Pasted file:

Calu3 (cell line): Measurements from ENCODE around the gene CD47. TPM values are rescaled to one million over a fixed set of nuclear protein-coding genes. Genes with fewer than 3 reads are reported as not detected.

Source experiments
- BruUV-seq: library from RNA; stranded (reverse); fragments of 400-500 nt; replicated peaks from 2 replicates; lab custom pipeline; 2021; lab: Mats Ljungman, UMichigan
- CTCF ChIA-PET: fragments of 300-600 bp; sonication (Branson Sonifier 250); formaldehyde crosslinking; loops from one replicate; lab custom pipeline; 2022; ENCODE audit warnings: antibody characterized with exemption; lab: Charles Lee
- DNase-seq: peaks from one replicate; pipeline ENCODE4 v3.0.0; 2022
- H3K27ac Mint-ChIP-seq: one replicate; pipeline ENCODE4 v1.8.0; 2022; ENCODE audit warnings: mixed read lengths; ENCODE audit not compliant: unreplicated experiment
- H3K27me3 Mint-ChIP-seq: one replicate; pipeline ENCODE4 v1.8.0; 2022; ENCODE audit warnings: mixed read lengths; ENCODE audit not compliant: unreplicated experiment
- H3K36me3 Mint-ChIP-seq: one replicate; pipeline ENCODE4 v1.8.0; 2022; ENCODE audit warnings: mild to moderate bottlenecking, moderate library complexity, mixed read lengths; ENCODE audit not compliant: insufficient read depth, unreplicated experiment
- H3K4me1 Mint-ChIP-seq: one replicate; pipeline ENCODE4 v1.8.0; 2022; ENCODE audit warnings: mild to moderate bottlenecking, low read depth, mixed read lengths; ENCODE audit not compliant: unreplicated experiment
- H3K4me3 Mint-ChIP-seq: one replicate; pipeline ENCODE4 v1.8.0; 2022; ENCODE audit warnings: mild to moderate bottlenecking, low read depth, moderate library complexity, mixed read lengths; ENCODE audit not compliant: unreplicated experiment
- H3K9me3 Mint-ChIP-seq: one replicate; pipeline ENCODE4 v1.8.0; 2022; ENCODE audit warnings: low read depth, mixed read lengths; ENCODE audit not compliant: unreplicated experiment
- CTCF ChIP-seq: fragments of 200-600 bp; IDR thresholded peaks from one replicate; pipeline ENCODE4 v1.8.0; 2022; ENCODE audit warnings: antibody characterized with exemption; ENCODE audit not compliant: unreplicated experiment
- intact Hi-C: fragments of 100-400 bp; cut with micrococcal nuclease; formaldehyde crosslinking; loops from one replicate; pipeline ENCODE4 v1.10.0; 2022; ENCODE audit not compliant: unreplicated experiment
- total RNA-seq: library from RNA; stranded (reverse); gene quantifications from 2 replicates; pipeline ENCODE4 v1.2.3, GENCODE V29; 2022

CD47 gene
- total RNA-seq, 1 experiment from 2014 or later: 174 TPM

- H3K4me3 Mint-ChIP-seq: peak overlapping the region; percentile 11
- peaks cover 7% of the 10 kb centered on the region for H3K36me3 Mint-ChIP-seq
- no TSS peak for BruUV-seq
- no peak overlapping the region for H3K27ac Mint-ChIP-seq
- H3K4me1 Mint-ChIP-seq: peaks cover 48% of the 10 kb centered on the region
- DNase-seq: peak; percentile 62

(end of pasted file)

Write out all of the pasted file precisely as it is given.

Calu3 (cell line): Measurements from ENCODE around the gene CD47. TPM values are rescaled to one million over a fixed set of nuclear protein-coding genes. Genes with fewer than 3 reads are reported as not detected.

Source experiments
- BruUV-seq: library from RNA; stranded (reverse); fragments of 400-500 nt; replicated peaks from 2 replicates; lab custom pipeline; 2021; lab: Mats Ljungman, UMichigan
- CTCF ChIA-PET: fragments of 300-600 bp; sonication (Branson Sonifier 250); formaldehyde crosslinking; loops from one replicate; lab custom pipeline; 2022; ENCODE audit warnings: antibody characterized with exemption; lab: Charles Lee
- DNase-seq: peaks from one replicate; pipeline ENCODE4 v3.0.0; 2022
- H3K27ac Mint-ChIP-seq: one replicate; pipeline ENCODE4 v1.8.0; 2022; ENCODE audit warnings: mixed read lengths; ENCODE audit not compliant: unreplicated experiment
- H3K27me3 Mint-ChIP-seq: one replicate; pipeline ENCODE4 v1.8.0; 2022; ENCODE audit warnings: mixed read lengths; ENCODE audit not compliant: unreplicated experiment
- H3K36me3 Mint-ChIP-seq: one replicate; pipeline ENCODE4 v1.8.0; 2022; ENCODE audit warnings: mild to moderate bottlenecking, moderate library complexity, mixed read lengths; ENCODE audit not compliant: insufficient read depth, unreplicated experiment
- H3K4me1 Mint-ChIP-seq: one replicate; pipeline ENCODE4 v1.8.0; 2022; ENCODE audit warnings: mild to moderate bottlenecking, low read depth, mixed read lengths; ENCODE audit not compliant: unreplicated experiment
- H3K4me3 Mint-ChIP-seq: one replicate; pipeline ENCODE4 v1.8.0; 2022; ENCODE audit warnings: mild to moderate bottlenecking, low read depth, moderate library complexity, mixed read lengths; ENCODE audit not compliant: unreplicated experiment
- H3K9me3 Mint-ChIP-seq: one replicate; pipeline ENCODE4 v1.8.0; 2022; ENCODE audit warnings: low read depth, mixed read lengths; ENCODE audit not compliant: unreplicated experiment
- CTCF ChIP-seq: fragments of 200-600 bp; IDR thresholded peaks from one replicate; pipeline ENCODE4 v1.8.0; 2022; ENCODE audit warnings: antibody characterized with exemption; ENCODE audit not compliant: unreplicated experiment
- intact Hi-C: fragments of 100-400 bp; cut with micrococcal nuclease; formaldehyde crosslinking; loops from one replicate; pipeline ENCODE4 v1.10.0; 2022; ENCODE audit not compliant: unreplicated experiment
- total RNA-seq: library from RNA; stranded (reverse); gene quantifications from 2 replicates; pipeline ENCODE4 v1.2.3, GENCODE V29; 2022

CD47 gene
- total RNA-seq, 1 experiment from 2014 or later: 174 TPM

- H3K4me3 Mint-ChIP-seq: peak overlapping the region; percentile 11
- peaks cover 7% of the 10 kb centered on the region for H3K36me3 Mint-ChIP-seq
- no TSS peak for BruUV-seq
- no peak overlapping the region for H3K27ac Mint-ChIP-seq
- H3K4me1 Mint-ChIP-seq: peaks cover 48% of the 10 kb centered on the region
- DNase-seq: peak; percentile 62